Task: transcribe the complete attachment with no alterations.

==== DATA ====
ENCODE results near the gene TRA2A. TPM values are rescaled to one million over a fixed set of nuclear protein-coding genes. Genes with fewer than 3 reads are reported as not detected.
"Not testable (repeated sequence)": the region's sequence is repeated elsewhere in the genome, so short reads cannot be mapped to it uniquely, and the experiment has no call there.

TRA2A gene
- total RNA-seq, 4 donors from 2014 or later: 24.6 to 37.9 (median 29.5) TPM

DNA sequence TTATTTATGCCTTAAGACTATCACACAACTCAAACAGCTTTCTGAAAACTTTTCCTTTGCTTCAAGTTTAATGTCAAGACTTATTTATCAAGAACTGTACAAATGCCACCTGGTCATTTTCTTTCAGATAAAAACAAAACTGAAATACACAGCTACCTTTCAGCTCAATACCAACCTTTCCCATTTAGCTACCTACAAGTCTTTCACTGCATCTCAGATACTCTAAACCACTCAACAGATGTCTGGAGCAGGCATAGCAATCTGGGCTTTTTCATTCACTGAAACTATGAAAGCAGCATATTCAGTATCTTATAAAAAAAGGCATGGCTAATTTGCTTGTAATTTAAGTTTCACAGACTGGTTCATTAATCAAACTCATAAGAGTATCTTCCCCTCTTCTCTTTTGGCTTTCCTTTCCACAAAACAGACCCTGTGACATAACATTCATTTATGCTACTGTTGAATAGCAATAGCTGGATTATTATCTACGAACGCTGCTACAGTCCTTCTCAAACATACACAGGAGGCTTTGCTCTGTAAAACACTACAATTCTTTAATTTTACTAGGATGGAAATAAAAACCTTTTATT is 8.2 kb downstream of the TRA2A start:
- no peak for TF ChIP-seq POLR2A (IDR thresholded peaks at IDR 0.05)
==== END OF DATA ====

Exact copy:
ENCODE results near the gene TRA2A. TPM values are rescaled to one million over a fixed set of nuclear protein-coding genes. Genes with fewer than 3 reads are reported as not detected.
"Not testable (repeated sequence)": the region's sequence is repeated elsewhere in the genome, so short reads cannot be mapped to it uniquely, and the experiment has no call there.

TRA2A gene
- total RNA-seq, 4 donors from 2014 or later: 24.6 to 37.9 (median 29.5) TPM

DNA sequence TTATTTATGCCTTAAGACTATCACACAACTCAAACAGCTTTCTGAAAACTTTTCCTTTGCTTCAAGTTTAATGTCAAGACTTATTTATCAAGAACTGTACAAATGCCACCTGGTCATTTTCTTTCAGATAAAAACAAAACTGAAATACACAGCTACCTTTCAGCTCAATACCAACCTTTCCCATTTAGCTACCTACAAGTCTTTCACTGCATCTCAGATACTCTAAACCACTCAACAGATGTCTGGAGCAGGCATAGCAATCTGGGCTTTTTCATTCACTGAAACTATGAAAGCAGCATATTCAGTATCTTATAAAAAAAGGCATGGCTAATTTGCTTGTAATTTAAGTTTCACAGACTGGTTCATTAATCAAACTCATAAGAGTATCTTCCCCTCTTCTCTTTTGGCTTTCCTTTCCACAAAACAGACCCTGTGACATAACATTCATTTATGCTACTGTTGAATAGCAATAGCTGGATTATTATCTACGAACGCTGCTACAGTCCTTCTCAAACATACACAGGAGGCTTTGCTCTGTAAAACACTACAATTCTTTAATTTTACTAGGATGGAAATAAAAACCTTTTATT is 8.2 kb downstream of the TRA2A start:
- no peak for TF ChIP-seq POLR2A (IDR thresholded peaks at IDR 0.05)